Implications of the decision

A.T. v. is expected to have widespread implications. In particular, the Court made an important finding that in determining whether a real and substantial link to Canada exists, the fact that the only “connection” between Canada and the conduct in question is electronic is not a bar to a Canadian court assuming jurisdiction over a dispute. With the global reach of the internet and ease with which information may now be disseminated, this decision therefore may provide corporations and individuals with an effective avenue to pursue foreign-based entities and enforce their rights with respect to disputes involving illegal, defamatory or malicious online activity originating abroad.

In terms of relief, plaintiffs may be able to secure judicial orders not only to remove sensitive personal information or defamatory comments from foreign websites, but also from third party search engines, such as Google. Although the enforceability of judgments against foreign parties can pose various challenges, we may see Canadian courts beginning to issue more corrective orders in the future as a practical method of mitigating harm caused by foreign entities with respect to the privacy rights of Canadians. Foreign businesses would therefore be well-advised to ensure compliance with PIPEDA insofar as they are dealing with the personal information of Canadians and are otherwise subject to the legislation.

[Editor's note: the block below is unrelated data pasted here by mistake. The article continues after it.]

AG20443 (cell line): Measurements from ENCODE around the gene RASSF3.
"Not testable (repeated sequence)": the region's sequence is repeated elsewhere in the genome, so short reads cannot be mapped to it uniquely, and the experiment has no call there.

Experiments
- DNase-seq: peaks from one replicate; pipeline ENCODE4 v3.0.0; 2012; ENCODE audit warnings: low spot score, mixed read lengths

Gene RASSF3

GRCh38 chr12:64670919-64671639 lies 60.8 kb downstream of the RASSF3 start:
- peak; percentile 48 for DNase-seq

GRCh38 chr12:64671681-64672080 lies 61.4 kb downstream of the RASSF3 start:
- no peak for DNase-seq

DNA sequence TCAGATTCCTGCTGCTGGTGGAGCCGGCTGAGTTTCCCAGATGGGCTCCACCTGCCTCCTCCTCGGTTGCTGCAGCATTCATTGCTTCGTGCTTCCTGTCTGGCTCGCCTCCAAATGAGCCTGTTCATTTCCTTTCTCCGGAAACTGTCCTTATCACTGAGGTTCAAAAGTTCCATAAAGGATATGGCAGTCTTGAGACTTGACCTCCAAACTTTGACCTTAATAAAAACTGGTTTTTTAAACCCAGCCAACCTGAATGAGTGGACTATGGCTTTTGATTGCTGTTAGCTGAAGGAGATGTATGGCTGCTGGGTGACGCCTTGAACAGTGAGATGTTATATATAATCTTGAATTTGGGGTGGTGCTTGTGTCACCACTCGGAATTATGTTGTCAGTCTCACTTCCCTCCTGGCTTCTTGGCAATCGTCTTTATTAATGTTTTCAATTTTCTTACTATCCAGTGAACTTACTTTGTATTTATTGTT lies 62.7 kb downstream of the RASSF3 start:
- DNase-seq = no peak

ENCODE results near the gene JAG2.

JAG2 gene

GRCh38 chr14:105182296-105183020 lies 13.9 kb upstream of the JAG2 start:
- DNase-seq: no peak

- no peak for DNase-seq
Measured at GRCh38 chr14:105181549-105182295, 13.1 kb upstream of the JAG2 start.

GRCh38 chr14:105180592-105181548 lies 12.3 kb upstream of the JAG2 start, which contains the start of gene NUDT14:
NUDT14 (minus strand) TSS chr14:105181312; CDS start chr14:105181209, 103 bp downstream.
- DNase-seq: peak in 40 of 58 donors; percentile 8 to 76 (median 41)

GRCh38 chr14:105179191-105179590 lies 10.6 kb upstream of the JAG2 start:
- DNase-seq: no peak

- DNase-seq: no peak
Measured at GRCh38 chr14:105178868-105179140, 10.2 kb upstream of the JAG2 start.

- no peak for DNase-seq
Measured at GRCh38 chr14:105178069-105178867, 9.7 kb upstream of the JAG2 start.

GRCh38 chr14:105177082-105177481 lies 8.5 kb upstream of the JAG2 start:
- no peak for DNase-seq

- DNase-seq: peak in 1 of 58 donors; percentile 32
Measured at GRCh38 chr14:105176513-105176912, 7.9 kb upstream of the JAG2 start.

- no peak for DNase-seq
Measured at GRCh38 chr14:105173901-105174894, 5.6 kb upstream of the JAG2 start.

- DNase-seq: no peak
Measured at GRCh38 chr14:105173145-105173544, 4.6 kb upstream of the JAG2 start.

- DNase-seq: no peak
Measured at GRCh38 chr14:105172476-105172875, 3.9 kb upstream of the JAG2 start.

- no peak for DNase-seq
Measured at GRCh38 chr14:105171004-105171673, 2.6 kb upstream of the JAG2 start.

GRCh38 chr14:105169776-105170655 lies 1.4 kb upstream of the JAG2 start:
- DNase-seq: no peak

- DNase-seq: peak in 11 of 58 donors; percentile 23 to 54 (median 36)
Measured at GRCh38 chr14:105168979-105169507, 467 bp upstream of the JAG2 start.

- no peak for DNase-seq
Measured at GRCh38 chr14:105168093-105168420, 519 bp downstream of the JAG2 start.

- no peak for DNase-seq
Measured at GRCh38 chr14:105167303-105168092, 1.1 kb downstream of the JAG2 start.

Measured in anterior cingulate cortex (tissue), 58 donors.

Finally, it will be important to watch for the Supreme Court of Canada’s decision in the Equustek case mentioned above, particularly on the issue of extra-territorial orders by Canadian courts. This case was heard in December 2016, and, with the Globe24h case, may carry the potential to introduce in Canada a right similar to the “right to be forgotten”[2] which has emerged in the EU.

By Alex Cameron, Partner, and Claire Feltrin, Associate, Fasken Martineau

[1] B.C. Court of Appeal Decision Prohibits Google from Delivering Offending Search Results

[2] Factsheet on the “Right to be Forgotten” ruling (PDF)